My children have special needs. It took a lot to accept it. There is a process to be gone through in terms of accepting it and you will probably find it will work its way through. Don't push, be supportive and realise that at the moment, his children are his priority.

NewLevelsOfTiredness Mon 03-Apr-17 12:59:19

I know that since I moved in with my girlfriend, whenever there have been small problems with the kids she analyzes the time we spent together as being to blame. I also know that this is largely because in a life dedicated to her children, I'm the thing that she chose to make herself happy.

This is even having quizzed me to hell and back on various issues and philosophies regarding children and raising them beforehand, to make sure I'd be a suitable step-father. This is even knowing that being happy herself enables her to keep a happier home for her children.

Her children are her world and part of her can't help feeling guilty that she took such a step based on what she wanted for her own happiness.

Given how recent and sudden this is for him, could it be similar? In our case it's smaller issues but the reaction is still there - obviously this diagnosis is a bigger thing so is there a chance he feels like he missed the signs or similar because he was letting himself find happiness?

If your relationship with the kids is as you describe, maybe when they note your absence they'll end up helping the situation by not being overly impressed by it!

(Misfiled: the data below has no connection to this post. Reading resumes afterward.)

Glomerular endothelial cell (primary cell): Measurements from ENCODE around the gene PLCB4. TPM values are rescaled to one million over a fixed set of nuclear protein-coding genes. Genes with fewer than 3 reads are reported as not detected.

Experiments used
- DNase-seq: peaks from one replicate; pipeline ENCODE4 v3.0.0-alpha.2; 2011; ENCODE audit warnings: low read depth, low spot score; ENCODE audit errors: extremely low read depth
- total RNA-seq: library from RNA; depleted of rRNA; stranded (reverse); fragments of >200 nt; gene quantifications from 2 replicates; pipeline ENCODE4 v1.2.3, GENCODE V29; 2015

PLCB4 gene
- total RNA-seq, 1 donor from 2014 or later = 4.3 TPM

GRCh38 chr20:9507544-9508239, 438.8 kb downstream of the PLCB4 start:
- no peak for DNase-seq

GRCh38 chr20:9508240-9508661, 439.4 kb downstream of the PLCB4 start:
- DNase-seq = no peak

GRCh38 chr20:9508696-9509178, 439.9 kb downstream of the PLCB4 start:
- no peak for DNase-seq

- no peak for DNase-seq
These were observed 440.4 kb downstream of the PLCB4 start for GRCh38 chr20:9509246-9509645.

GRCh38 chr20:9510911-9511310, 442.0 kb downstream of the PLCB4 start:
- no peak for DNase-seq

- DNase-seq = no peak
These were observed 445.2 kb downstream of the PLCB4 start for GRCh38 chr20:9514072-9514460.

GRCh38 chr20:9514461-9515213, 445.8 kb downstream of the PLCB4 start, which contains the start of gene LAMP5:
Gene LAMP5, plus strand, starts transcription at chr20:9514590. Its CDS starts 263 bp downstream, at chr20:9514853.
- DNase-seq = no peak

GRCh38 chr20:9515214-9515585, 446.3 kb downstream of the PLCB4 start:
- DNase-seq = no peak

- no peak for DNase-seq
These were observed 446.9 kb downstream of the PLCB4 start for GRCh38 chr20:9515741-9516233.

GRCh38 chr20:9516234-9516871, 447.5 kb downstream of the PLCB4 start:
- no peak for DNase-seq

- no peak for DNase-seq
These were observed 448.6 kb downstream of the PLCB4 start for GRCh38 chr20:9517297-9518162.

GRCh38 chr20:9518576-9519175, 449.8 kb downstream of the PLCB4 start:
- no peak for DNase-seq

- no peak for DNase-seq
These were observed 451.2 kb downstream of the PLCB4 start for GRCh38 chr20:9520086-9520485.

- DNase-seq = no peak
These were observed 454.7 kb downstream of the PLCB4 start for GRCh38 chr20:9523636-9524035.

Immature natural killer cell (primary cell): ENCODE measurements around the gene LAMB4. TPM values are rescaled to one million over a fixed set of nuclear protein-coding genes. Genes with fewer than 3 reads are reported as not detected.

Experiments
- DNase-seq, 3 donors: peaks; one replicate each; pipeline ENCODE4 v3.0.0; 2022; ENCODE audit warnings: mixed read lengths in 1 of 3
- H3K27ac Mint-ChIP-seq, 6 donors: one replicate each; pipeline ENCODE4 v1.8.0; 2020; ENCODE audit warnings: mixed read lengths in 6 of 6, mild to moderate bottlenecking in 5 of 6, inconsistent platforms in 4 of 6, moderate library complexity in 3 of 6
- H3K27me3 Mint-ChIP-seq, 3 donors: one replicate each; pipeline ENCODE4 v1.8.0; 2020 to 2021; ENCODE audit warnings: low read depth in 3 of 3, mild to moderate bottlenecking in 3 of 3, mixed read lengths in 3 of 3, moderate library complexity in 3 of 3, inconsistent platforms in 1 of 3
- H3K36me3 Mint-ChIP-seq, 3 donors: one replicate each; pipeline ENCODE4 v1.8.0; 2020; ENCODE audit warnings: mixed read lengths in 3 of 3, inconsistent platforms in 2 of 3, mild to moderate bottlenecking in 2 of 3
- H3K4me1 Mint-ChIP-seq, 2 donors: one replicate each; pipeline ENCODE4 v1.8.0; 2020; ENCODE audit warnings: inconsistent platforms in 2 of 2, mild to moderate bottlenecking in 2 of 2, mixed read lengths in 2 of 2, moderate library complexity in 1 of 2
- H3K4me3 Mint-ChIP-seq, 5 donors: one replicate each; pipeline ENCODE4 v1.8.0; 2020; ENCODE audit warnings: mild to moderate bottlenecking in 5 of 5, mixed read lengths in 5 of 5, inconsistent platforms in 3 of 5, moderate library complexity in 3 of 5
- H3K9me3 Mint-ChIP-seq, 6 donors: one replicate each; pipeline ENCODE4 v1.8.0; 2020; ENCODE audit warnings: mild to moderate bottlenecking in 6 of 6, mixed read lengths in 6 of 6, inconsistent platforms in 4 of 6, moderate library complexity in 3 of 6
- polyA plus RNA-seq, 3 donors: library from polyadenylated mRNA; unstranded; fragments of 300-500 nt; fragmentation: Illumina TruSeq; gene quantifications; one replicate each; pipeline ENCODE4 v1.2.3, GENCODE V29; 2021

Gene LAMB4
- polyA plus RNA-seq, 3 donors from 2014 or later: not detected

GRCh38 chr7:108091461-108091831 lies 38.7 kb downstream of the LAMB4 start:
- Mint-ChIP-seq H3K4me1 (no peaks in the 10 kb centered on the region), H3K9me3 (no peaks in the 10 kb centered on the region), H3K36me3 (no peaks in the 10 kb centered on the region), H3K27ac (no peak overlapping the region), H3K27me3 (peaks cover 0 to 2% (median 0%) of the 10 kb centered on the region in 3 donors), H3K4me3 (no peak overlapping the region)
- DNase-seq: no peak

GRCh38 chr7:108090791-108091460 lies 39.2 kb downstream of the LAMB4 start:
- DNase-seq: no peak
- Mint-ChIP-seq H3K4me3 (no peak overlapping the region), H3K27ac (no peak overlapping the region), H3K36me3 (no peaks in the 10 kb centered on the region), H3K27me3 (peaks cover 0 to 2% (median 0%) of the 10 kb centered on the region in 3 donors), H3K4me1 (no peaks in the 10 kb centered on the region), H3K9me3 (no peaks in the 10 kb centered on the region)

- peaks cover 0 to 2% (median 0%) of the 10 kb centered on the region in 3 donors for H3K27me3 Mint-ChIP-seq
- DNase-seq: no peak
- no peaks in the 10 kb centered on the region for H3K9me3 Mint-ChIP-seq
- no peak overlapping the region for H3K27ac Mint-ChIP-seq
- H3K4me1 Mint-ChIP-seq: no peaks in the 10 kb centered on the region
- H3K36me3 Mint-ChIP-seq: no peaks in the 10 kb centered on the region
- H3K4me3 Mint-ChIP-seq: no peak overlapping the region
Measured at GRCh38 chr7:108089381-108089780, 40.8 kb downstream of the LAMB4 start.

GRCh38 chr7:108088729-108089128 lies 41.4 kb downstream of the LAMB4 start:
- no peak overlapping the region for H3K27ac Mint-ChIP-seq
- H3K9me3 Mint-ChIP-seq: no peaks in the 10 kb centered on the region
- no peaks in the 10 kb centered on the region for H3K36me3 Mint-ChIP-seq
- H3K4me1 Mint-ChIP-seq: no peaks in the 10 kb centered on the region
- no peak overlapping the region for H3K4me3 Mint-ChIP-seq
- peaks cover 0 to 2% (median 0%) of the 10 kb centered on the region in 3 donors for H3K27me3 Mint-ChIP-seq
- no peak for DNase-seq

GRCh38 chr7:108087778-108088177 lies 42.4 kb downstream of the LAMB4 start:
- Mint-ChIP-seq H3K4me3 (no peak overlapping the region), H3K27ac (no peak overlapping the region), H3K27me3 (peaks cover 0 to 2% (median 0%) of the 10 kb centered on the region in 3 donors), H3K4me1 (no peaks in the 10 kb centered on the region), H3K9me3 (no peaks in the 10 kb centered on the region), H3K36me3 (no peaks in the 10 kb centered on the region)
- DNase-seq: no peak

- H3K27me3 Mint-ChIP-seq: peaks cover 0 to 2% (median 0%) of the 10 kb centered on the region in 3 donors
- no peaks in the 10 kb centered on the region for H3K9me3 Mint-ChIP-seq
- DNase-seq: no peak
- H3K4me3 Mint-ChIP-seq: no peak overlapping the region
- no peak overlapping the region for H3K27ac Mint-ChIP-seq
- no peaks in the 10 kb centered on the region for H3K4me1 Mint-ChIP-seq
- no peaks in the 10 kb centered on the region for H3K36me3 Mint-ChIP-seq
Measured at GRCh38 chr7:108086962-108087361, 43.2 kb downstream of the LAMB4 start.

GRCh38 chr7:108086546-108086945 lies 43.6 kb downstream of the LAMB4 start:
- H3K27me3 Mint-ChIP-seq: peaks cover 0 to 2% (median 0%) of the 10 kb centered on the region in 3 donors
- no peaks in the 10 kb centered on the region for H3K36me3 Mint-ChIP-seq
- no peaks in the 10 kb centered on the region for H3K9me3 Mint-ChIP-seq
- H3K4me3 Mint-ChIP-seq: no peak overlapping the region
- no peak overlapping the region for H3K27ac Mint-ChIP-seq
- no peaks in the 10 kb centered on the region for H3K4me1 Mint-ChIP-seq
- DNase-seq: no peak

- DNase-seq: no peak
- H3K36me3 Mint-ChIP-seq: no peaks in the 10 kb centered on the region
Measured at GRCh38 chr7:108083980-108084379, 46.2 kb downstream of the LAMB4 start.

uka888 Mon 03-Apr-17 13:50:35

I don't think he missed the signs, we knew for a while he was waiting to be assessed and for the last year have spoken on and off about there been the possibility of something else, I think my partner chose to try and blank it out. Seeing me hasn't meant he has seen the children any less, we took them away on holiday last year together because he felt too guilty just to go away with me, his routine with them hasn't changed at all since meeting me, apart from now he sees them a little more. His family have always said how good I am with the children and how their behavior has improved since I've been around, I think at first he may have found that nice but now maybe he feels he should be able to improve their behavior himself.

Its just really hard having gradually got so close to the boys in the last one and a half years, taken each step slowly, to now feel like a complete outsider.

gingina Mon 03-Apr-17 16:01:23

Honestly I'd walk away
This is the first major hurdle you have had to face as a couple and he has shut you out and made you feel terrible.
He can't just have you around for the good times and leave you stranded when the REAL parenting starts. How utterly horrible and disrespectful.
I'd see it as a big fat warning telling you to keep your house and independent life intact and not to move In with someone so selfish and heartless.
They are his kids but he has encouraged you to build a relationship with them and he can't just expect you to step away when it suits him!!!

needsahalo Mon 03-Apr-17 16:14:35